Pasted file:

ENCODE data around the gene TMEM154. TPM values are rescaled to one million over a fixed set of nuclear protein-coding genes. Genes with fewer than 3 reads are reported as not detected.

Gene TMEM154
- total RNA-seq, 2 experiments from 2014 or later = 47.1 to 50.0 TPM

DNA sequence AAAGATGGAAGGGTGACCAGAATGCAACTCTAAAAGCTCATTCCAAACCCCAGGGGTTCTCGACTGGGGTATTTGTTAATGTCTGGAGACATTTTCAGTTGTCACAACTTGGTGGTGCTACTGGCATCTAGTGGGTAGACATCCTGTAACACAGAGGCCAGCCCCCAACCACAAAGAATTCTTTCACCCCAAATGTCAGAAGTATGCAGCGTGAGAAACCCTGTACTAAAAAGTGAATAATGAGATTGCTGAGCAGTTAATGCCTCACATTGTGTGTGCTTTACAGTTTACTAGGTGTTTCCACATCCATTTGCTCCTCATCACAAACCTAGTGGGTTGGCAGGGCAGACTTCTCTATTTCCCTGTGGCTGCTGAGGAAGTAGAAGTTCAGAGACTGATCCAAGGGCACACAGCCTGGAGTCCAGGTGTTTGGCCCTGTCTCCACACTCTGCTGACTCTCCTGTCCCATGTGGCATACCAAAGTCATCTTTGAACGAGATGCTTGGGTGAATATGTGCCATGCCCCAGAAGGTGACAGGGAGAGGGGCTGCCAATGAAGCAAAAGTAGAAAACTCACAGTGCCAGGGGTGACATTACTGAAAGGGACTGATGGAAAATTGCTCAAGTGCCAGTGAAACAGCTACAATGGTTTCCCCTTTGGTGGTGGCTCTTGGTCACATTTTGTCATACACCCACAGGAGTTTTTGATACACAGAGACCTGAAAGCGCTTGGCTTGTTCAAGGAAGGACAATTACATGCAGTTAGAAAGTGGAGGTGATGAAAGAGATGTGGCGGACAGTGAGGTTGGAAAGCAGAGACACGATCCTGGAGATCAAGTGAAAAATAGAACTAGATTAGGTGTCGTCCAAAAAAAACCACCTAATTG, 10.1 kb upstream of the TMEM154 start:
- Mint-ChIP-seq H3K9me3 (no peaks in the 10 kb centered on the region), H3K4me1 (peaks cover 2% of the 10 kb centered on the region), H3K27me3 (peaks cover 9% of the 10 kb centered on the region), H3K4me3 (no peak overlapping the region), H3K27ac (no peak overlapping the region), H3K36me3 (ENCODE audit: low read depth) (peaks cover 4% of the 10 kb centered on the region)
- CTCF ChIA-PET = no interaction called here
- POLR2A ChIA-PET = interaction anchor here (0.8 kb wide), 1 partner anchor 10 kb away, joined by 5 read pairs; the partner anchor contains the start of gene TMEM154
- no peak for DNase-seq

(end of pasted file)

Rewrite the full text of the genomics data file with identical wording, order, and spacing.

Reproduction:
ENCODE data around the gene TMEM154. TPM values are rescaled to one million over a fixed set of nuclear protein-coding genes. Genes with fewer than 3 reads are reported as not detected.

Gene TMEM154
- total RNA-seq, 2 experiments from 2014 or later = 47.1 to 50.0 TPM

DNA sequence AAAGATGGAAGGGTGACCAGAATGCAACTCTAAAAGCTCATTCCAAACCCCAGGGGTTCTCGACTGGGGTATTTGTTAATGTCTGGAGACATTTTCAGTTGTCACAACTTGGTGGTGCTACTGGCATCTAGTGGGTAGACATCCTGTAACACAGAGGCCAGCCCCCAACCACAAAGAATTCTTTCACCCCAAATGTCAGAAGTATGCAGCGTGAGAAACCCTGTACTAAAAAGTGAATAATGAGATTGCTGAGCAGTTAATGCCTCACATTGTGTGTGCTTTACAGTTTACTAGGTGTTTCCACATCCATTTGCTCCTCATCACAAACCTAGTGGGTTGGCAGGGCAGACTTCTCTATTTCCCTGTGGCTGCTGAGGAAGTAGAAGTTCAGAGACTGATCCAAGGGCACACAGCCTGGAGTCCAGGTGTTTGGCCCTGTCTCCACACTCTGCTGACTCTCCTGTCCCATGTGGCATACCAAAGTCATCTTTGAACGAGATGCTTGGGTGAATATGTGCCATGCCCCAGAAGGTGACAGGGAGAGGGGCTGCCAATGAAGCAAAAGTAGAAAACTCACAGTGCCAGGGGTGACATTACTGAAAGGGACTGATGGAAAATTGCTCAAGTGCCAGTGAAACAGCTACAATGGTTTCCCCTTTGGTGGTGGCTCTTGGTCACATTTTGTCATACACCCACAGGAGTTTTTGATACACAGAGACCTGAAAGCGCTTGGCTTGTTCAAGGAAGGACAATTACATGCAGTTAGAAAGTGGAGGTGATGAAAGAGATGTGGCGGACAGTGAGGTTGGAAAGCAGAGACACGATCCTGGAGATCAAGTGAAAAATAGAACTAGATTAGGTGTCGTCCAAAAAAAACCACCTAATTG, 10.1 kb upstream of the TMEM154 start:
- Mint-ChIP-seq H3K9me3 (no peaks in the 10 kb centered on the region), H3K4me1 (peaks cover 2% of the 10 kb centered on the region), H3K27me3 (peaks cover 9% of the 10 kb centered on the region), H3K4me3 (no peak overlapping the region), H3K27ac (no peak overlapping the region), H3K36me3 (ENCODE audit: low read depth) (peaks cover 4% of the 10 kb centered on the region)
- CTCF ChIA-PET = no interaction called here
- POLR2A ChIA-PET = interaction anchor here (0.8 kb wide), 1 partner anchor 10 kb away, joined by 5 read pairs; the partner anchor contains the start of gene TMEM154
- no peak for DNase-seq